Other notes

  • Legal due diligence may not reveal any unauthorised building works, which may expose the purchaser to further liability.
  • It is also important to pay attention to unregistered interests such as tenancies, uncrystallised floating charges and other interests arising from resulting or constructive trusts that may not be found from the land search records obtained from the land-register and which might not have been disclosed by the vendor.
  • The Master Plan sets out the designated uses of land. Some uses need permission of the Urban Redevelopment Authority and/or the Building and Construction Authority before building works can commence. Certain approvals are given on a temporary basis and may not be renewed.
  • Development works must not commence without first submitting the outline applications and obtaining the planning approval from the Urban Redevelopment Authority.
  • A new building cannot be occupied unless a temporary occupation permit has been issued by the Building and Construction Authority.

Sale and purchase contract

General components of a sale contract

Property contracts can be made voidable for lack of certainty if parties’ intentions are not set out in clear and express terms.
The sale contract must contain the following:

  • Details of the parties;
  • Property address;
  • Price of the property; and
  • Date of completion.

It is also common to include the following terms:

  • Deposit. Timing for payment of the initial deposit (e.g. 1%) and the balance deposit (e.g. 4%);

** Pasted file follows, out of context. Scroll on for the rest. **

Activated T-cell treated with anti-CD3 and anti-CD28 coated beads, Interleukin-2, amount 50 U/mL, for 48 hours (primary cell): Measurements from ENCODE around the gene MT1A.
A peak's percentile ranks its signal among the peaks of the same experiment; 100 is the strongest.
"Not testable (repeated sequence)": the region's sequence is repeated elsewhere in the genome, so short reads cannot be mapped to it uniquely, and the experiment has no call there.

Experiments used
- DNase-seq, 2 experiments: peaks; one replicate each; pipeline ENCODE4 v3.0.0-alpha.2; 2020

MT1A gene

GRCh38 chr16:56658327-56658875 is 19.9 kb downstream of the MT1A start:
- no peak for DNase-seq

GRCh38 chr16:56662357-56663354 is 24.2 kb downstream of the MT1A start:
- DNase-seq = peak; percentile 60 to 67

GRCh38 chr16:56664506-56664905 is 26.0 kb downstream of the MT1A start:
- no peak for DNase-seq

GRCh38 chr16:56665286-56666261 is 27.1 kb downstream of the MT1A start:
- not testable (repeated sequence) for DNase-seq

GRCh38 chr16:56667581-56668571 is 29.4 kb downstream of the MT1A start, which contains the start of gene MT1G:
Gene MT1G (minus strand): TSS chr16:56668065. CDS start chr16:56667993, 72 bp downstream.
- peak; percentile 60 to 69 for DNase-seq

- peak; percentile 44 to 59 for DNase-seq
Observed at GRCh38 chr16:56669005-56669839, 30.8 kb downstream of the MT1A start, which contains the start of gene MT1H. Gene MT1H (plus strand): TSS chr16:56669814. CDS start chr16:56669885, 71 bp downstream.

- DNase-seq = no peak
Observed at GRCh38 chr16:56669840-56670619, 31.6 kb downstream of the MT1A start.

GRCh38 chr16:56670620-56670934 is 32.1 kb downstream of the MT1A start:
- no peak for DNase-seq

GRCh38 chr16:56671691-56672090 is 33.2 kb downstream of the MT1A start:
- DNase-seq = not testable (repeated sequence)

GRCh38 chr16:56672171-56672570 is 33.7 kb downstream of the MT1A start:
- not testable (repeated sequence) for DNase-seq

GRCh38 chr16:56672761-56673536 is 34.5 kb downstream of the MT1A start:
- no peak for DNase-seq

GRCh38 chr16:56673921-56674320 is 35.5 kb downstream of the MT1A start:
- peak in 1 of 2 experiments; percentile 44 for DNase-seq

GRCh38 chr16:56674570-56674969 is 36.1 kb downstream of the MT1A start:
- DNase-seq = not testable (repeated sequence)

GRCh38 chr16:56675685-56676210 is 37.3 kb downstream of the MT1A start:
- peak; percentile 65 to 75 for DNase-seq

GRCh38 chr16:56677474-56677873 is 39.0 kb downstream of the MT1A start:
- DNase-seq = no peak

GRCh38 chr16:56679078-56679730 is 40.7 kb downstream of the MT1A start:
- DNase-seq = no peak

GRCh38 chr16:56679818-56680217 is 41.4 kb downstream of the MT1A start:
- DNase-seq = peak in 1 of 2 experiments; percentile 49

• Balance purchase price. Timing for payment of the balance purchase price;
  • Other payments. Payment of the vendor’s agent’s commission;
  • The Law Society of Singapore’s Conditions of Sale. Unless the property transaction is complex, the form of the sale contract is fairly simple and brief, and it is common to supplement the same through the import of standard terms and conditions set out by the Law Society of Singapore by reference in the contract;
  • Condition of property. Whether the property is sold “as-is, where-is” or otherwise;
  • Possession. Whether the property is sold with vacant possession or subject to any existing tenancies;
  • Apportionment of rents and outgoings. Rents and other outgoings are apportioned between the purchaser and vendor up to and including the date of completion;
  • Escape clauses. Clauses which entitle either party to withdraw from the transaction under certain circumstances;
  • Good title. The title deeds must be delivered to the purchaser on completion free of any encumbrance;
  • Default. If the purchaser defaults, the deposit will be forfeited, and the vendor can rescind the agreement and resell the property. Any shortfall arising from such resale and expenses relating to it will be paid by the purchaser. If the vendor defaults, the purchaser can enforce specific performance of the agreement or claim for damages. The purchaser may be able to recover any loss suffered from buying another property and expenses relating to it from the vendor* .